This is a rare occasion; it really is. I am sitting at my desk, where I have produced tens of thousands of words in just a few months since I bought the desk; I'm staring at the accusatory little blinking cursor, and I'm blank. This is about as close as I get to writer's block, a malady I don't understand unless you're talking about a period of time no longer than five minutes. These "moments" for me are just that, five minutes tops. I'm not bragging; in fact, there are those who might suggest I take a few years and really think about what it is I'm writing instead of actually writing. There is a whole industry that caters to people who do just that; they will sell you subscriptions to Writer's Digest, and get you to sign on for six weeks of a workshop in San Miguel de Allende. I can't afford any of it; I can barely afford the five minutes drawing a blank (which I filled by writing this paragraph). While I was doing that, I ran through a checklist of possible subjects: books, movies, music, my childhood, my health. I've done them all to death, I hear, and I also hear a voice in my ear. It is that of my friend Mark, a microbiology professor in Tacoma, Washington, who reads this column via Internet just about every week and sends me brief electronic commentary. His imaginary voice tells me: "You sound a little down, this column," or "Pretty weighty stuff," or, lately anyway, things along those lines. He assures me he enjoys reading the things, but it gives me pause. Am I bumming people out? Am I taking myself too seriously?
Another friend, Dave, recently handed me a CD saying, "Here, listen to this. You can't sit around feeling too sorry for yourself for too long with this on." This was out of nowhere. Jeez, am I really creating the impression that I'm sitting around in an orgy of self-pity?
The CD is a ten-year-old George Carlin album called Brain Droppings. I love Carlin and I wasted no time putting it on between the first and second paragraph. This will give me a little motivation, I think. Something funny, that's the ticket. And I hear...
"What's all this stuff about motivation? I say if you need motivation, you probably need more than motivation. You probably need chemical intervention or brain surgery. If you ask me, this country could use a little less motivation. The people who cause all the trouble seem highly motivated to me: serial killers, stock swindlers, drug dealers, Christian Republicans. I'm not sure motivation is always a good thing. You show me a lazy prick who's lying in bed all day watching TV and only occasionally getting up to piss and I'll show you a guy who is not causing any trouble."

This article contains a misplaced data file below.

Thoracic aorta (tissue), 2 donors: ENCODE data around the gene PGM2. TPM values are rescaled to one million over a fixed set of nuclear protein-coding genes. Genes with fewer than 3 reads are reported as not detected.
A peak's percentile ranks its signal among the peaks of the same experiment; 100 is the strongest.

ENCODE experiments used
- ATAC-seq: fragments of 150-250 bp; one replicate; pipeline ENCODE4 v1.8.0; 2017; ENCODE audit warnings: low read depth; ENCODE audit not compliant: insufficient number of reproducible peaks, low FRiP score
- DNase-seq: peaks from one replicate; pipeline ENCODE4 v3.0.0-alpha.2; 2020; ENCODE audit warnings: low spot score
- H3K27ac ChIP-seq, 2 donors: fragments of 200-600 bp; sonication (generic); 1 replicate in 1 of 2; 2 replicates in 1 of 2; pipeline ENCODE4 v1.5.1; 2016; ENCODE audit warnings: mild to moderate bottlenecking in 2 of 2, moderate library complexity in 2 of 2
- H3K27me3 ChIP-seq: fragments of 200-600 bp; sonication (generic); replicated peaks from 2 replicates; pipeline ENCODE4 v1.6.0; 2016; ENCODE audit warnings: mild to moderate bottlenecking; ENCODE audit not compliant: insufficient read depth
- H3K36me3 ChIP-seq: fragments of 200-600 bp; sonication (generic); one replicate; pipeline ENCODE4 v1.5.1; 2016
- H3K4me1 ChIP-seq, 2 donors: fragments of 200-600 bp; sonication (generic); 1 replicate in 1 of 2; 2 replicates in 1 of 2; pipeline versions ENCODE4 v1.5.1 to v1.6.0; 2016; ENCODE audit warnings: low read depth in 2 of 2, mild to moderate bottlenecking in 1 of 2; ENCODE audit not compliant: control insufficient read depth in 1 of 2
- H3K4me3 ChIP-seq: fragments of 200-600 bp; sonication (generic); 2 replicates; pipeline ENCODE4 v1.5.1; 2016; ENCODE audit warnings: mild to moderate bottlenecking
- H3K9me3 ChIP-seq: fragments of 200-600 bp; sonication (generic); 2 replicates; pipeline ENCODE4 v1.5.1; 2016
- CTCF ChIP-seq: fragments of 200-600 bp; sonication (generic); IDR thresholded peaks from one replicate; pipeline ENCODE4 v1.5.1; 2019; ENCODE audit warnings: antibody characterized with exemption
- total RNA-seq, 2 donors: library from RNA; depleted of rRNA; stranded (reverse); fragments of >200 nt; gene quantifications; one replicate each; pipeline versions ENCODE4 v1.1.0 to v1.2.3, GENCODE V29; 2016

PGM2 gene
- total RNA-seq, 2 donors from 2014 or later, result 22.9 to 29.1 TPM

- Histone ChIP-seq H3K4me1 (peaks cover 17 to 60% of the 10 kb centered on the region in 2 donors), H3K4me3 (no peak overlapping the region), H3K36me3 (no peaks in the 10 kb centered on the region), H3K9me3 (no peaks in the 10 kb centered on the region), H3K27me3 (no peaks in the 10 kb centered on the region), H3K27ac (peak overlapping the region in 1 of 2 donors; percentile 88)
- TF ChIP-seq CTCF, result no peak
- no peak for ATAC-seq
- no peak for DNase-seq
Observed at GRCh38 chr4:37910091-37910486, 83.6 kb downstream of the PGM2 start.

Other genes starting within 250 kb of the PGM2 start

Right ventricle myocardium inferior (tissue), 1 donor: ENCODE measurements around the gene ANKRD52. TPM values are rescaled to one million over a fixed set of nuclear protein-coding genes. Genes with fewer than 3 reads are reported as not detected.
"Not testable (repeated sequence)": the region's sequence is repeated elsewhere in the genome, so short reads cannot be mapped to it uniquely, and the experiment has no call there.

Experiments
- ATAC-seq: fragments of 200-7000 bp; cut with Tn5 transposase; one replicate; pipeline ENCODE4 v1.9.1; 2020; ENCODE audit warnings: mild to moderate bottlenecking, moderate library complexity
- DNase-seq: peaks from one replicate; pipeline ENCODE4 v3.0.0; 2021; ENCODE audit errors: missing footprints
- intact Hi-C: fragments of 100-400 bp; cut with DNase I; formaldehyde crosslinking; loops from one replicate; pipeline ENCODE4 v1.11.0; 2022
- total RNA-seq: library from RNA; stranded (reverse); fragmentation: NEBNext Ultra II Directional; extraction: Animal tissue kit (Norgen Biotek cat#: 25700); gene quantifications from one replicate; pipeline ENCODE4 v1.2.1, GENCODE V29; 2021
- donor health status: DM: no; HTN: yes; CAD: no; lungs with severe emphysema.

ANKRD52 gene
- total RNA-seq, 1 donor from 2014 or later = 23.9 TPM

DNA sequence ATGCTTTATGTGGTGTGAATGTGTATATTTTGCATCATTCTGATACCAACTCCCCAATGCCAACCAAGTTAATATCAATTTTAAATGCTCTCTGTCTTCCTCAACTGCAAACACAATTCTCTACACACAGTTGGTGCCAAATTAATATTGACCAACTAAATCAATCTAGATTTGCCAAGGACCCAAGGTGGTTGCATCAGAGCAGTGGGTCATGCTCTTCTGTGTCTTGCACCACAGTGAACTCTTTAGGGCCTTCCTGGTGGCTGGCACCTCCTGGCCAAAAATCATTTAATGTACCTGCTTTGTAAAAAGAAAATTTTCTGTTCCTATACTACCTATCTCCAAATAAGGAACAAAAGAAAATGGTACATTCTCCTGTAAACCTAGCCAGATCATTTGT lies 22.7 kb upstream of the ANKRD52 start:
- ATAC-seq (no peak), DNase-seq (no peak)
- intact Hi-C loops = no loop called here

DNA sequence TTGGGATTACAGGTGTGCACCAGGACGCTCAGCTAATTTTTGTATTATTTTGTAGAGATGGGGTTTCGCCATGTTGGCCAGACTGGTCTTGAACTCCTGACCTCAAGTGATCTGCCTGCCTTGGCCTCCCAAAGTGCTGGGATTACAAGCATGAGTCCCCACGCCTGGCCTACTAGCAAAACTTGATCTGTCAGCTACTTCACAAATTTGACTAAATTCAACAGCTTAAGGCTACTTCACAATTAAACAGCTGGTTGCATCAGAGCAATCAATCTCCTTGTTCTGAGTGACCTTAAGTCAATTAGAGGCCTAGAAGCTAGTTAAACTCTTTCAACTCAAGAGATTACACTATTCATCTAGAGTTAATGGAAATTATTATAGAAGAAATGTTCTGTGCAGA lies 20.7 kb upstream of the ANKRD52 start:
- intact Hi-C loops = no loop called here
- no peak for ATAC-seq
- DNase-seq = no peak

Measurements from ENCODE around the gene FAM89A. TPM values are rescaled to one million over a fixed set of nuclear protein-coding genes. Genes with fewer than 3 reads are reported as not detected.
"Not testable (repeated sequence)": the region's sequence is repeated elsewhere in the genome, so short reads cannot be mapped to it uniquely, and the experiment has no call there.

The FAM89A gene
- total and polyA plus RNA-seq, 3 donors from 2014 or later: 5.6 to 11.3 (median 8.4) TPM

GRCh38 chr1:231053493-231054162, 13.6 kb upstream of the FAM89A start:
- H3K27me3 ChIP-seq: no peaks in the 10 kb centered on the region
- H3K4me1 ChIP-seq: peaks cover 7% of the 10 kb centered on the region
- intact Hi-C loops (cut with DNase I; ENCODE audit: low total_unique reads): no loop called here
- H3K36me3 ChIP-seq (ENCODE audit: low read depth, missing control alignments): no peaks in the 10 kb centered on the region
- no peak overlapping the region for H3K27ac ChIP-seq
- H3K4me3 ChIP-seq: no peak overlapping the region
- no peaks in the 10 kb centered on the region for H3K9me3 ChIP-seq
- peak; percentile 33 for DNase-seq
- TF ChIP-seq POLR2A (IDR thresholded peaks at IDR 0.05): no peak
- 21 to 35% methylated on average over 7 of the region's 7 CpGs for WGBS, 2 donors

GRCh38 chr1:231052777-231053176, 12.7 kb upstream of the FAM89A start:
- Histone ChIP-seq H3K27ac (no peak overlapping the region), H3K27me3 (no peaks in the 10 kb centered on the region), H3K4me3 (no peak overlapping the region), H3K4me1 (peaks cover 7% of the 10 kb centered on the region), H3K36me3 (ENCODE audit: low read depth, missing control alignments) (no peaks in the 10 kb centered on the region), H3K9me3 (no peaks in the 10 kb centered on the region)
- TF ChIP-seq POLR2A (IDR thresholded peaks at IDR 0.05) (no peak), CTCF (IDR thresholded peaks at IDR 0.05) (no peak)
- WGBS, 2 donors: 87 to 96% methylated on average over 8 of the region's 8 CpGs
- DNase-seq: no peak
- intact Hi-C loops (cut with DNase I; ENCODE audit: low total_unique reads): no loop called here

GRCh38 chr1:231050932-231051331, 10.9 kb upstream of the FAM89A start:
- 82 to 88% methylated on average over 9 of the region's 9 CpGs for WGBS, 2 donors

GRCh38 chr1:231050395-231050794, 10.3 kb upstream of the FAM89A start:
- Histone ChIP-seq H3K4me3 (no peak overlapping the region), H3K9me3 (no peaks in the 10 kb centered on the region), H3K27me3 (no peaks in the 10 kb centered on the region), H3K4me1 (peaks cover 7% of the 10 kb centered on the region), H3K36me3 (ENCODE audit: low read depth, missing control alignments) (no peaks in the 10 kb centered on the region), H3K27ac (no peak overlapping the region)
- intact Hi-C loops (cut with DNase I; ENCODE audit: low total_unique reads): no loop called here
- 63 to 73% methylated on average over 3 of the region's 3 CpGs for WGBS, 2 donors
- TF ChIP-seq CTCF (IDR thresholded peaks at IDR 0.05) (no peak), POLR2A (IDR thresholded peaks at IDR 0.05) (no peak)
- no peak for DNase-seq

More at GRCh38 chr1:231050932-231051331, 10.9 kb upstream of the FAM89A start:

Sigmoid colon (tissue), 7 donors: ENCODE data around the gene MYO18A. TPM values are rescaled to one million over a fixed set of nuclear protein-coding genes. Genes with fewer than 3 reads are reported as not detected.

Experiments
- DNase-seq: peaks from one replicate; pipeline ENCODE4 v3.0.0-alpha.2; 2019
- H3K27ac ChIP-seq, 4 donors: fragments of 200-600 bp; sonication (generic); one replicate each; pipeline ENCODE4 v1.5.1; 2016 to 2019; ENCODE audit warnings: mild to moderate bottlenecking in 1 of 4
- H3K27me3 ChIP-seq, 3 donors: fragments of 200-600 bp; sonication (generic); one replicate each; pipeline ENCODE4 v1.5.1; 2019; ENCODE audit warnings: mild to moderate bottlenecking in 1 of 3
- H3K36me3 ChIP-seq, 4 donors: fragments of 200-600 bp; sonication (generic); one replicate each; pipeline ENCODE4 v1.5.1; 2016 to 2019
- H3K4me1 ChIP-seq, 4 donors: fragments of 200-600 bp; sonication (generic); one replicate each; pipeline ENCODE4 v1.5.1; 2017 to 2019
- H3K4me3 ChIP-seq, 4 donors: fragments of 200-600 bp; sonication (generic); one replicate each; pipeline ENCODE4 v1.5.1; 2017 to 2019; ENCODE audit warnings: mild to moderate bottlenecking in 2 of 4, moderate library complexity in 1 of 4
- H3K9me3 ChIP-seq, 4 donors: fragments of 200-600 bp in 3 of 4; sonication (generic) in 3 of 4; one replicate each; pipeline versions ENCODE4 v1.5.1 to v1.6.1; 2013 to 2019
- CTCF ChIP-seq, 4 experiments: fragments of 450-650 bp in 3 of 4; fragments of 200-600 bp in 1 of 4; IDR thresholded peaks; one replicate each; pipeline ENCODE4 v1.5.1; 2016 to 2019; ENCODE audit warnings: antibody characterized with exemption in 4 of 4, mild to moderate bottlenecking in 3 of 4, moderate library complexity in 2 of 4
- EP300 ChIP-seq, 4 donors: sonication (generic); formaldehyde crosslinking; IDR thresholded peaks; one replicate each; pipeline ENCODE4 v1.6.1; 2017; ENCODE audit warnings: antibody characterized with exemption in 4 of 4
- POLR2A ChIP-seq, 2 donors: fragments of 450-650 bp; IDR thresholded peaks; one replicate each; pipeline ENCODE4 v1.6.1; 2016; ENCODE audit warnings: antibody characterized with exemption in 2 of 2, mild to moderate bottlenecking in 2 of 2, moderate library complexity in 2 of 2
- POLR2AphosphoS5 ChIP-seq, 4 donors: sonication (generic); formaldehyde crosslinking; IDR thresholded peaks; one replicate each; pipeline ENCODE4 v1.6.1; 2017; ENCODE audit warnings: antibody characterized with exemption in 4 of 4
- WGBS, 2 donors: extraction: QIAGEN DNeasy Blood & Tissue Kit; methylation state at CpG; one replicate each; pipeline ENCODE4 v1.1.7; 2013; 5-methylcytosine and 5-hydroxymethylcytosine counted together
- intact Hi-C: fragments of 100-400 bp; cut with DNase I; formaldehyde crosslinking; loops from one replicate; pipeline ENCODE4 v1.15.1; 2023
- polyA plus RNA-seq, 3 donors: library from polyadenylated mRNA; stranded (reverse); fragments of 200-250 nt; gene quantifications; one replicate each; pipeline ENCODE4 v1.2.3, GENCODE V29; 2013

This is good, of course. I love it and I agree maybe more than I should. But then I reach around for some tobacco and...big mistake, a pipe. I never smoke the thing in public because it seems insufferably pretentious, but I truly enjoy the sensation of smoking an entire pack of Camels at the same time. Carlin nails me with riffs about holding a controlled fire in front of your face as a weird barrier between you and the world and some kind of flag indicating that you're smarter than everyone else. Yeah, true, I have to agree, I suppose, that's how it looks. But I want George to like me and...
What am I, out of my mind? Carlin's a comedian, it's a routine, and what do I care anyway if George doesn't like my pipe? I'm in trouble here. I need to fall back on "professionalism." That's it. I write for a newspaper here. "Did it ever occur to you," I ask myself, "to write something timely? It's March first and, let's see, that's Saint David's Day, some Welsh churchman," I think. Not that, but something up to the minute. Think relevance, the here-and-now; "In today's news. I suppose Carlin does a bit of shtick called "Professionalism." Not exactly, and for a minute I think George is on my side as I light up and type: In the news today...
George is complaining.
"You know what America lacks? A present. America has no NOW.... Instead, we reach into the past.... Of course, being essentially full of shit.... 'Still ahead, a look back!....' Honest, he said it.... Another way to avoid the present is to look ahead on their own schedules:...'Still ahead, coming up, up next, coming up this half hour, more to come, stay with us, also later.' At 5 they tell you what's coming up at 11; at 11 they plug the morning news; the morning man promos the noontime lady, and sure enough, a little later, here comes that empty-headed prick from the 5 o'clock news to tell you what he's gonna do on the 5 o'clock news. If a guy were paranoid he might not be blamed for thinking that the people who run things don't want you dwelling too much on the present."
Dave was right. I'm laughing so hard I'm blowing sparking tobacco, like Popeye. It's raining onto my crotch. Self-pity does not have a chance.
Next week: a retrospective on future columns I once promised.